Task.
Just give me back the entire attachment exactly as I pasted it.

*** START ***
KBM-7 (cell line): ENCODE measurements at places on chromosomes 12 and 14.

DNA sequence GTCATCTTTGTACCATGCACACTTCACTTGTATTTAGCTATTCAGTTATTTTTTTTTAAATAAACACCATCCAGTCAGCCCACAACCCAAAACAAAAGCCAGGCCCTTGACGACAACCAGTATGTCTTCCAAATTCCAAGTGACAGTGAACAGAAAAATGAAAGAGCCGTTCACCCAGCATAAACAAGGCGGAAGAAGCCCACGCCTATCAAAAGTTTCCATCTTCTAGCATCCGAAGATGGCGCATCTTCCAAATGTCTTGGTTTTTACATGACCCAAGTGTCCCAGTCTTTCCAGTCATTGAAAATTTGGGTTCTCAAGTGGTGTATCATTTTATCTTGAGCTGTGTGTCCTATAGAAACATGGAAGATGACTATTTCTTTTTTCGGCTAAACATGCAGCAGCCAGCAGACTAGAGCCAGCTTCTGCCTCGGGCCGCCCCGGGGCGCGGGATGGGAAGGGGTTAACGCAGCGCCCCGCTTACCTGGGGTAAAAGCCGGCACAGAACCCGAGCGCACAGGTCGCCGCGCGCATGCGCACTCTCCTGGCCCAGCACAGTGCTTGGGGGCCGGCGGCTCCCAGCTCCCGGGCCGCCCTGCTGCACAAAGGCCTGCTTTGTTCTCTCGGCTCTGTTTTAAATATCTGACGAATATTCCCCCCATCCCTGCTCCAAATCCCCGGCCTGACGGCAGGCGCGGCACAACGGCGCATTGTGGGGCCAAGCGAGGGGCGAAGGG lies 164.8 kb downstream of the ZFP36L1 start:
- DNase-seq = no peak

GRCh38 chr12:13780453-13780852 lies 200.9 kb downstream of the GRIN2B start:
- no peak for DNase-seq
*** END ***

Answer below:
KBM-7 (cell line): ENCODE measurements at places on chromosomes 12 and 14.

DNA sequence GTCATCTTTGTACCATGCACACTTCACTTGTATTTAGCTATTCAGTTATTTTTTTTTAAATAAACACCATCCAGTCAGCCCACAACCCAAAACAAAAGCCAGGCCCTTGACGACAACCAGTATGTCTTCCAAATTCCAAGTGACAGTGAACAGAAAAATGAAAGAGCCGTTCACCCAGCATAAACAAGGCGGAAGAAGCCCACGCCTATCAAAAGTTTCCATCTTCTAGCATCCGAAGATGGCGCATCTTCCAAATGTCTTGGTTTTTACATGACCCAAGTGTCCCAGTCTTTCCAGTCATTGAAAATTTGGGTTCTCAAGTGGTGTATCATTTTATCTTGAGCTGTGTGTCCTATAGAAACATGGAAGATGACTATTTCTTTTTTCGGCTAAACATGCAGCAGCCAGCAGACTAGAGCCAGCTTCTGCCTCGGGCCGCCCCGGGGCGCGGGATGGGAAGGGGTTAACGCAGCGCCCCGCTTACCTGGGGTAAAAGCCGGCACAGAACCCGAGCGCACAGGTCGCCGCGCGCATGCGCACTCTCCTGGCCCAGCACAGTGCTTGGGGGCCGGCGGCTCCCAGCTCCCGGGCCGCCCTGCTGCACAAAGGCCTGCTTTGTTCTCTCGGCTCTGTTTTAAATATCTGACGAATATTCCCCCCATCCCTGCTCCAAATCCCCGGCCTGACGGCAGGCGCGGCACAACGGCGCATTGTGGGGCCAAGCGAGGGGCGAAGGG lies 164.8 kb downstream of the ZFP36L1 start:
- DNase-seq = no peak

GRCh38 chr12:13780453-13780852 lies 200.9 kb downstream of the GRIN2B start:
- no peak for DNase-seq